Senior Health

When confronted with a medical diagnosis, especially one you don’t want to hear, one of your first instincts may be to get a second medical opinion: when another doctor reviews your condition and gives his or her view about the issue and its treatment. As long as your medical condition or treatment isn’t an emergency, you might want to consider doing this. It’s not rare to get a second opinion. According to Yale surgeon Dr. Anees Chagpar, “Second opinions are common these days.” Second opinions aren’t just for life-threatening illnesses, either. Even getting a second opinion for a medical issue that could affect your quality of life can help you know you’re getting the best treatment.

If you’re concerned that seeking a second medical opinion will offend your doctor, don’t worry. Most doctors consult their colleagues for opinions on challenging cases anyway, especially when another doctor is an expert in another area or has had a patient with a similar condition. Medical cases are complex, and new treatments are developed all the time. Doctors know that other medical professionals may have more experience in an area than they do. To provide the best care possible for their patients, they often turn to colleagues.

Your doctor may even recommend an additional doctor to consult. Ask your doctor to send your medical records to the second doctor, so you don’t have to repeat any medical tests you’ve already taken. Before the appointment, verify that the doctor has your records, and prepare a list of questions to ask. Here are the top six reasons to get a second medical opinion.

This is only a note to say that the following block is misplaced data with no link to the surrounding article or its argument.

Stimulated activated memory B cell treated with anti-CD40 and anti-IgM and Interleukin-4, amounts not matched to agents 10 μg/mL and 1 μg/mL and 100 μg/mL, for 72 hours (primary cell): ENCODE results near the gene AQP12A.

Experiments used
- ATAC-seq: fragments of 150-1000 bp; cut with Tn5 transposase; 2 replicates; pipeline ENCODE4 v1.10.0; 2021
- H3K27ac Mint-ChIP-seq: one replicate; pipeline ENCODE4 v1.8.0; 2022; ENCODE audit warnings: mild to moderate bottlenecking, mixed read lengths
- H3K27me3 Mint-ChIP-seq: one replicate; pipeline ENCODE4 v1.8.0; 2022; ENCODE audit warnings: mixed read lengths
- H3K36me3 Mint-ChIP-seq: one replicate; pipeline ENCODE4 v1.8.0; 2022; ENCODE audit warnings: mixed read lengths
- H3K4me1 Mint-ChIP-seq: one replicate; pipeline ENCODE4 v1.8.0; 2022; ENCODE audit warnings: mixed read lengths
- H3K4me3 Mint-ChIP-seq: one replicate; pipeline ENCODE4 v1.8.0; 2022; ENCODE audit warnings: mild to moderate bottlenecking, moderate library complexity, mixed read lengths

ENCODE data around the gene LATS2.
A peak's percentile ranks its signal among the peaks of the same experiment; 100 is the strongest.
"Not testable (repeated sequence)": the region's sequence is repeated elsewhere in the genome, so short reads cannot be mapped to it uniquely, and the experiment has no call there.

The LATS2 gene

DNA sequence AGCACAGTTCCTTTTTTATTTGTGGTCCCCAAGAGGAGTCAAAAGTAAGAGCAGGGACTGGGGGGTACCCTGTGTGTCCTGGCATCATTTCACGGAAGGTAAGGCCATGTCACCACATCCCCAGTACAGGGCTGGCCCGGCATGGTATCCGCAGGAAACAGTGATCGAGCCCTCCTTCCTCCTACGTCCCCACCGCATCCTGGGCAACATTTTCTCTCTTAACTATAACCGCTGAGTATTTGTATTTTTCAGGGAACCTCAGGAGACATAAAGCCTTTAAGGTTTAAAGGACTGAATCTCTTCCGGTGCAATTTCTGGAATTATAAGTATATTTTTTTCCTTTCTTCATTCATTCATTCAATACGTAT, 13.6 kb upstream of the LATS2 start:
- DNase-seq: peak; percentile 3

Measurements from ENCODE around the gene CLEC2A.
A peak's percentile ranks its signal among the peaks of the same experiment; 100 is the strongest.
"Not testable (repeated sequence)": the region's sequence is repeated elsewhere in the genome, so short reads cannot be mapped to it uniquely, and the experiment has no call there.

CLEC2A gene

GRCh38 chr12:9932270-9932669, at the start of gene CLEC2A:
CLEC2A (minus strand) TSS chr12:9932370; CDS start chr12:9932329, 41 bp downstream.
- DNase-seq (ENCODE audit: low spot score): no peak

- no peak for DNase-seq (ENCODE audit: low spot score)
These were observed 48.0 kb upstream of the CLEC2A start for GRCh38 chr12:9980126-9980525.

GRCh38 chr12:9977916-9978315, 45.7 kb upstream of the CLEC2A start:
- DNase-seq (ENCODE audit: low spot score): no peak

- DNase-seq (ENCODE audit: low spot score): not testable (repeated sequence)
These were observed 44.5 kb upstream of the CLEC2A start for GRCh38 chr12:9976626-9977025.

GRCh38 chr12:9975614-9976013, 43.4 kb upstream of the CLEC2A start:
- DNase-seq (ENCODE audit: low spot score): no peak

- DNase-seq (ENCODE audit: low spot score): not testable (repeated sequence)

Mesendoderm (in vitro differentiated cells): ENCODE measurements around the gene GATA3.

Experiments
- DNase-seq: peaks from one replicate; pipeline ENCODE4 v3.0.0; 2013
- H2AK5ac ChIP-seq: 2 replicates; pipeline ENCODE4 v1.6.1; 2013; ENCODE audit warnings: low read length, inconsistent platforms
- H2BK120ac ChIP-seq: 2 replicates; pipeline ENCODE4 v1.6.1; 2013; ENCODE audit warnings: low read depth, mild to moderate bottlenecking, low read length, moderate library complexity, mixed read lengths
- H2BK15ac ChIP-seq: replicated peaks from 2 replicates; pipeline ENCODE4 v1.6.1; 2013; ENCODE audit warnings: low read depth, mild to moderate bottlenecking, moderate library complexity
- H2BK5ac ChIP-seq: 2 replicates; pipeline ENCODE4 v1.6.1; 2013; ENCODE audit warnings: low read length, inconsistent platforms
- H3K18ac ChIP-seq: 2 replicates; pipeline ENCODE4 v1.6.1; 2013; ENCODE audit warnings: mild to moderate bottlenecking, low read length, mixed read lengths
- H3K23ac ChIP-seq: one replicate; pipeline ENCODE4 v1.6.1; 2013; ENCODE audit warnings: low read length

1. To Help You Make the Best Healthcare Decisions

Your doctor wants you to feel empowered as a patient, and not to feel like you’re being forced into a decision about your health. Different doctors have different processes and different ideas about treatment. When you talk to a second doctor about your illness or condition, you might learn more about it. You’ll be able to return to your first doctor with more knowledge, and be able to communicate better about your condition.

2. To Get a Different Perspective

Doctors may approach your symptoms or condition differently. Some patients seek out a doctor from a different culture or of a different gender, in case a different person’s perspective, personality, or experience makes a difference in diagnosis or treatment.

3. To Compare Treatments

Sometimes it’s not the actual diagnosis that you want a second opinion about. The diagnosis may be clear, but what happens next may not be as obvious. You may want more information on options for treatment, and a different doctor may have more experience with treating the condition or may be more familiar with new advances in treating the condition. In addition, different facilities may have different treatment options. Some treatments – especially if they’re new or if they’re offered as a clinical trial – may not be available everywhere. If your doctor isn’t affiliated with a facility offering a certain treatment, they may not suggest it as an option.

4. To Save You Time and Money

In some cases, getting a second opinion can prevent you from getting unnecessary surgery. A 2017 study from the Mayo Clinic showed that 1 in 5 patients who get a second opinion receive a different diagnosis. Only about 12% receive the exact same diagnosis as the first. A second opinion might also result in quicker access to appropriate therapy and reduce the need for unnecessary tests or treatments.  

5. To Create a Healthy Relationship With Your Doctor

Researchers who study the doctor-patient relationship have found that seeking a second opinion actually strengthens the relationship. When a patient seeks a second opinion, it increases the trust between patient and doctor and makes the relationship more of a partnership.

6. To Give You Peace of Mind

Sometimes it happens that the diagnosis and treatment plan is the same as the first opinion. Knowing that more than one medical professional agrees on your diagnosis and treatment brings significant peace of mind. You won’t have to worry as much about the “what ifs.”